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Objective: To investigate the effects of lower limb flexibility on the functional performance of children with Duchenne muscular dystrophy. Methods: Thirty children, whose functional levels were at 1 or 2 according to the Brooke Lower Extremity Functional Classification Scale, were included in this study. The flexibilities of the hamstrings, hip flexors, tensor fascia latae, and gastrocnemius muscles were evaluated in the children’s dominant lower limbs. The children’s functional performance was assessed using 6-minute walk tests and timed performance tests. The correlations between the flexibilities of the lower limb muscles and the performance tests were examined. Results: The flexibilities of the lower extremity muscles were found to be correlated to the 6-minute walk tests and the timed performance tests. The flexibility of the hamstrings (r = −.825), the gastrocnemius muscles (r = .545), the hip flexors (r = .481), and the tensor fascia latae (r = .445) were found to be correlated with functional performance as measured by the 6-minute walk tests (P < .05). Discussion: The results of the current study indicate that the flexibility of the lower limbs has an effect on functional performance in the early stages of Duchenne muscular dystrophy. More research is needed to determine the functional effects of flexibility on performance by adding long-term flexibility exercises to the physiotherapy programs of children with Duchenne muscular dystrophy.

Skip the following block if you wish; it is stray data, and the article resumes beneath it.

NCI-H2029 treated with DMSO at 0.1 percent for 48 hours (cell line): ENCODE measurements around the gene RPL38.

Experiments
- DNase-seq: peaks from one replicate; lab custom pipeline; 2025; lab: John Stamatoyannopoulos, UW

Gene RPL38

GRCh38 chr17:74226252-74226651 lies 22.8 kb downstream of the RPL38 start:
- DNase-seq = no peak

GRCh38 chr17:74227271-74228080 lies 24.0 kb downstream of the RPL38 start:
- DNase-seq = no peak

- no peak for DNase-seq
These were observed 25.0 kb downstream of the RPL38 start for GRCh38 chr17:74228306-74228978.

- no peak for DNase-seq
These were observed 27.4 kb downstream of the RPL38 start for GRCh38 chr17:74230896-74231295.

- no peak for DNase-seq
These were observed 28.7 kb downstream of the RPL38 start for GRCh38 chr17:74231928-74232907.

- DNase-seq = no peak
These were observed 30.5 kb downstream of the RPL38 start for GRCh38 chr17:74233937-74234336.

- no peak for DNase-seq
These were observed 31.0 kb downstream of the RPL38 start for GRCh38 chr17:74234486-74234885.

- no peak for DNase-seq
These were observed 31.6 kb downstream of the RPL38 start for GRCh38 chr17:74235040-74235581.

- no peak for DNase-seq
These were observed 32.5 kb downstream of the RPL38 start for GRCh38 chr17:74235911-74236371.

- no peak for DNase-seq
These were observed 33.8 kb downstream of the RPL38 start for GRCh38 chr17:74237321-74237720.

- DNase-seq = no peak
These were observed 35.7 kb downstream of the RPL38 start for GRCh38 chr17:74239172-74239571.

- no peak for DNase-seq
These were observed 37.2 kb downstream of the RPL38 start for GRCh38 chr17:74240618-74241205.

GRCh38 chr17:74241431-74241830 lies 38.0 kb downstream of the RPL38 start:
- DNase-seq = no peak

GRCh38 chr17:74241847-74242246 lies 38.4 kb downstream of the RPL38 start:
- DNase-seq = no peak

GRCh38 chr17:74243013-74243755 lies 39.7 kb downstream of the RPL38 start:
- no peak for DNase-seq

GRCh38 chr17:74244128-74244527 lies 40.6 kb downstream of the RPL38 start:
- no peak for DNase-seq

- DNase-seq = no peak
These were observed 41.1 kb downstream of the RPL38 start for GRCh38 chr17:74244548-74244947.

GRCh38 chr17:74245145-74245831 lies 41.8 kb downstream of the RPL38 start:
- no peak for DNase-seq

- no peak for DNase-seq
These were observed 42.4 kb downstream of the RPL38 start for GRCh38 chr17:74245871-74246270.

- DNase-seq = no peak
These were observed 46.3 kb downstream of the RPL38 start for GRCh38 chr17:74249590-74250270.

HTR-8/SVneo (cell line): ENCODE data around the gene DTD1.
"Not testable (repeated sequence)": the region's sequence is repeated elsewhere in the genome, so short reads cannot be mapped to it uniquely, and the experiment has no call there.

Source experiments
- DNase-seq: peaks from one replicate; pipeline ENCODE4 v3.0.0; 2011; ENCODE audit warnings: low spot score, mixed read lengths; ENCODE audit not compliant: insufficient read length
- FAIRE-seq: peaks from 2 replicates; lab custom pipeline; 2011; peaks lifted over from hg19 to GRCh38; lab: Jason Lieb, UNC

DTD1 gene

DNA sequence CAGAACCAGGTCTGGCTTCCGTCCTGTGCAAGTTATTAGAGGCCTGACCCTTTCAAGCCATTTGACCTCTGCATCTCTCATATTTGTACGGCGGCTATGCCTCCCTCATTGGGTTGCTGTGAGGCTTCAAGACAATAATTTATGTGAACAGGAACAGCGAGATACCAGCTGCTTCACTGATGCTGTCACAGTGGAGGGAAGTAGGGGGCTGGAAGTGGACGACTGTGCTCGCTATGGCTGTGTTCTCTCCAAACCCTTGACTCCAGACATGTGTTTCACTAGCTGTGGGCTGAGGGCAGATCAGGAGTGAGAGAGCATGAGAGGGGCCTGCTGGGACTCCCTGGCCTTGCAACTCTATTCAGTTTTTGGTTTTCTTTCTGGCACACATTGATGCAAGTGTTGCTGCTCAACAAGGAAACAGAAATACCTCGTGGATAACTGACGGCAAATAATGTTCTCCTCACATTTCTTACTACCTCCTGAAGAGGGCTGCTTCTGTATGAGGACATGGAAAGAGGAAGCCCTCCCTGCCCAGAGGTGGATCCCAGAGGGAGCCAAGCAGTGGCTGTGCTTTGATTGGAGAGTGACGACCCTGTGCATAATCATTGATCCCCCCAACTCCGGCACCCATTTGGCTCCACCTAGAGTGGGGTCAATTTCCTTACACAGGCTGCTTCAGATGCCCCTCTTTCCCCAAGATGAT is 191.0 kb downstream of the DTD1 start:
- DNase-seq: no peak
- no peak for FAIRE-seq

The authors are with the Physiotherapy and Rehabilitation Department, Faculty of Health Sciences, Hacettepe University, Ankara, Turkey.